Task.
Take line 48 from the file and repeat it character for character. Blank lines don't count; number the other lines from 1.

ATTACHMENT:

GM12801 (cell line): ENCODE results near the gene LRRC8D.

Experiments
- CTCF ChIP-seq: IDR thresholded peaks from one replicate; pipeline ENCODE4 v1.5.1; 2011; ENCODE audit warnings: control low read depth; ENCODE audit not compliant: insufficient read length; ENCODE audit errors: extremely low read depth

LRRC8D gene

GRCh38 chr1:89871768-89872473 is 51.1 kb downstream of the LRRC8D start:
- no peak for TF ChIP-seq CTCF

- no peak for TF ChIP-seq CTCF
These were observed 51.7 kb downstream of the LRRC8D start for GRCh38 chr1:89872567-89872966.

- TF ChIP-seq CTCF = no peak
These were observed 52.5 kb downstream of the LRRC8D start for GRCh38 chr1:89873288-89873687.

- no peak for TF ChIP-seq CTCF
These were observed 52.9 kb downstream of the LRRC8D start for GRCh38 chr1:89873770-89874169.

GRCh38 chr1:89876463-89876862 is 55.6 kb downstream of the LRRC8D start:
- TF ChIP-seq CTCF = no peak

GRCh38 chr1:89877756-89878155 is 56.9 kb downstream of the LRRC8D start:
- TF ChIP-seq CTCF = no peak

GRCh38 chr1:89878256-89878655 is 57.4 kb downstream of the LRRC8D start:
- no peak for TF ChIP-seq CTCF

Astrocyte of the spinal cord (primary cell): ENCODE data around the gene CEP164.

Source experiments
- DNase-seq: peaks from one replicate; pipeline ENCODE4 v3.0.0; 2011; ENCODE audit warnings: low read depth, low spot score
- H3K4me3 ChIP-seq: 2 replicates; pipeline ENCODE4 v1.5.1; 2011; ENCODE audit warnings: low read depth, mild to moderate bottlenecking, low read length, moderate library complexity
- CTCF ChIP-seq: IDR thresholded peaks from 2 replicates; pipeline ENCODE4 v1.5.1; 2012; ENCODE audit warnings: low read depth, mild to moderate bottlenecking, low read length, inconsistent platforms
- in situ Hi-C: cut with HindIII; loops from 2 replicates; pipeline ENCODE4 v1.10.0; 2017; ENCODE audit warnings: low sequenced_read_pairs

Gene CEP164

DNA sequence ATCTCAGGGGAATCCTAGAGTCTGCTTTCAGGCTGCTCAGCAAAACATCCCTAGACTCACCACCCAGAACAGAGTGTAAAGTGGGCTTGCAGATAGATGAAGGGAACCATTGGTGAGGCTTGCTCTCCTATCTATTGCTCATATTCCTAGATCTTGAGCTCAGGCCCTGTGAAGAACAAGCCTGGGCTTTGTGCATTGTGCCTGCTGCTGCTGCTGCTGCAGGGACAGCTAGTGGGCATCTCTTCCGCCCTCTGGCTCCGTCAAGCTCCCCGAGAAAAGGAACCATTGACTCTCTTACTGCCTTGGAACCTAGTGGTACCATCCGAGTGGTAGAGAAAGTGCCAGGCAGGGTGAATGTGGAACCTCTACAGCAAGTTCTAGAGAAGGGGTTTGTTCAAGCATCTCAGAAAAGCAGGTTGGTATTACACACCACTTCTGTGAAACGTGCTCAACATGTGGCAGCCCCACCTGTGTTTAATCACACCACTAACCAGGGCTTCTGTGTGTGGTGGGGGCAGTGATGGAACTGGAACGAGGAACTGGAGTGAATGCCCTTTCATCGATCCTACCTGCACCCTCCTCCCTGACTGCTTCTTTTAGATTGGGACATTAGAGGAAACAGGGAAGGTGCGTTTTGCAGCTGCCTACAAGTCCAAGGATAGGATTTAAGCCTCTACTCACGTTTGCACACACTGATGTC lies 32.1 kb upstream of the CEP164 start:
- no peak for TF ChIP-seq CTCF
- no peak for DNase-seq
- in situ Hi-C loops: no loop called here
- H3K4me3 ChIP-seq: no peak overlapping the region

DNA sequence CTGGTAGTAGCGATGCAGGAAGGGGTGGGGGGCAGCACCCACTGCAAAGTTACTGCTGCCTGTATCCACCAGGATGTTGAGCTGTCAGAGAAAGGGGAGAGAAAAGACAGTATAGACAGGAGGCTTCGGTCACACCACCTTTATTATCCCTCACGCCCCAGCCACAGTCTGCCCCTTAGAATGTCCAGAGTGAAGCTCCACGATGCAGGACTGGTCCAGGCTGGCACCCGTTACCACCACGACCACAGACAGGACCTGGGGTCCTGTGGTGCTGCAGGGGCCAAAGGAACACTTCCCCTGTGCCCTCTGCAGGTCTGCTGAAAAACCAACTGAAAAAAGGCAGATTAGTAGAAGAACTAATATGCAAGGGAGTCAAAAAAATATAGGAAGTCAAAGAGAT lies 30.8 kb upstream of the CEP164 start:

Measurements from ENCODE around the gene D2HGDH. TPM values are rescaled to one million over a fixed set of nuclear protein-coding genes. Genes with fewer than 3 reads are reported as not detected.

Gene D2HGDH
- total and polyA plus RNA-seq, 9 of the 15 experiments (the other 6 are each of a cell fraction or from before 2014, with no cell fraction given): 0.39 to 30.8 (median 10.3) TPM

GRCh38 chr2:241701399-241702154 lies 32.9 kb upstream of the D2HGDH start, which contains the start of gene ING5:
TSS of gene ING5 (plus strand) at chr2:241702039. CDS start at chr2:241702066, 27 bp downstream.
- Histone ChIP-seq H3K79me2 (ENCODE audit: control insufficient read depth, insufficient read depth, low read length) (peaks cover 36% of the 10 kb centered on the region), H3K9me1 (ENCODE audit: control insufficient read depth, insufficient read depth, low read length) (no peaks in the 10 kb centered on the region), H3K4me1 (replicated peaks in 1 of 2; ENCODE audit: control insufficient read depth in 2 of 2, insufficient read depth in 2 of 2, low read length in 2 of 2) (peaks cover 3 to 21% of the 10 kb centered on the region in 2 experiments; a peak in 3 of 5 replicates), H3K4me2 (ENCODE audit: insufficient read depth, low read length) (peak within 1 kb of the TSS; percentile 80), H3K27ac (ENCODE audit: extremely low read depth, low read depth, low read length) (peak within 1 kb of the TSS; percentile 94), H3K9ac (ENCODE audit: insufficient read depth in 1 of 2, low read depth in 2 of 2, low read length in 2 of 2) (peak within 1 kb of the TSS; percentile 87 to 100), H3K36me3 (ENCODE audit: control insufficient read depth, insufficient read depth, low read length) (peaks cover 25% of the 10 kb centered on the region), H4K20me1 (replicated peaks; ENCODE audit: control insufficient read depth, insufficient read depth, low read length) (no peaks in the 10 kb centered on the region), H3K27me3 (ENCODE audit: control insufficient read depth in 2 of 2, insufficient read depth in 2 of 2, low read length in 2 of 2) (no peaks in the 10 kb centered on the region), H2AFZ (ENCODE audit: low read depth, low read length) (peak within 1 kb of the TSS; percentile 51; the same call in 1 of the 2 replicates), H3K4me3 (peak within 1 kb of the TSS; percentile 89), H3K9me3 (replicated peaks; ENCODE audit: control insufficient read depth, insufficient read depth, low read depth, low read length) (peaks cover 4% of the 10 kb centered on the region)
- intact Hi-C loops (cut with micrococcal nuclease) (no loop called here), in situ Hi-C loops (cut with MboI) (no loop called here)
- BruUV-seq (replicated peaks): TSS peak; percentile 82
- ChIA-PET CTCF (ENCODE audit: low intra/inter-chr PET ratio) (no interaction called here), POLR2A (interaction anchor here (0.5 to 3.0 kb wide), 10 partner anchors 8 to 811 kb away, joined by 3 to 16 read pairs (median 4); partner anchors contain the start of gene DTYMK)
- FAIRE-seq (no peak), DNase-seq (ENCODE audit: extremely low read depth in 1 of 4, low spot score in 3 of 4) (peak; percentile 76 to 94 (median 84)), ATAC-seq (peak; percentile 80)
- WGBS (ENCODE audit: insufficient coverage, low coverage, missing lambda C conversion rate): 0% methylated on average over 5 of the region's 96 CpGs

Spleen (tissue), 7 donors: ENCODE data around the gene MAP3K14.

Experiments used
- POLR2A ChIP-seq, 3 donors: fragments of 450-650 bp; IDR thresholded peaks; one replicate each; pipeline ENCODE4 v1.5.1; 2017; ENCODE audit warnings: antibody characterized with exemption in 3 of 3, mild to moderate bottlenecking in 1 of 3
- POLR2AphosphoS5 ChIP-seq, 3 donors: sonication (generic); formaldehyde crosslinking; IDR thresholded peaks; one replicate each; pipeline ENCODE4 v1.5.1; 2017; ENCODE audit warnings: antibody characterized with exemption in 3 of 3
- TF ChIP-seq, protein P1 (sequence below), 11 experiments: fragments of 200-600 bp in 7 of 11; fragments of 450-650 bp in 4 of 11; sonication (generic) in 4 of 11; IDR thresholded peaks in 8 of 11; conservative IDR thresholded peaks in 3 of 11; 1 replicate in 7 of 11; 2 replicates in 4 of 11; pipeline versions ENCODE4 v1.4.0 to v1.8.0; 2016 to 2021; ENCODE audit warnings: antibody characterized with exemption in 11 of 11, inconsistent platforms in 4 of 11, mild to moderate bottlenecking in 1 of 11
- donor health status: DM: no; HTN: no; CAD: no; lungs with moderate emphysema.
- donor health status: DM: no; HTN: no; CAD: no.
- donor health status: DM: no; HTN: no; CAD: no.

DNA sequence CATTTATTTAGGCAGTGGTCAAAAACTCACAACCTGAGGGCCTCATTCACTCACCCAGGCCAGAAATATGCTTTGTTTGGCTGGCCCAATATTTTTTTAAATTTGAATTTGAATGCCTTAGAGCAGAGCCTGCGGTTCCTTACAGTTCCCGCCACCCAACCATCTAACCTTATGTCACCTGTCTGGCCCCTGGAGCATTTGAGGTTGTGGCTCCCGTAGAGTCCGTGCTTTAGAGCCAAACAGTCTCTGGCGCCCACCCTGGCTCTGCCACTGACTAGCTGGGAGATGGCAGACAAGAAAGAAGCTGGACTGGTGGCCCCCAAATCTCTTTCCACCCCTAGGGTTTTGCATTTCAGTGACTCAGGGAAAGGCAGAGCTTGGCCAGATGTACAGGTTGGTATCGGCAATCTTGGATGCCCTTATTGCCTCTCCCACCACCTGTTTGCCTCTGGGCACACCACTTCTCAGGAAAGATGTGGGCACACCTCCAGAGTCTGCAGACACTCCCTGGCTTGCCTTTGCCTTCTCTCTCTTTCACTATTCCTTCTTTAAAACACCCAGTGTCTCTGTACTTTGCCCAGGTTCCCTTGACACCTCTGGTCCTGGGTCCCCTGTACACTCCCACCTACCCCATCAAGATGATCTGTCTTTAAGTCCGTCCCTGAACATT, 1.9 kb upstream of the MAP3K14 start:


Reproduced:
- donor health status: DM: no; HTN: no; CAD: no; lungs with moderate emphysema.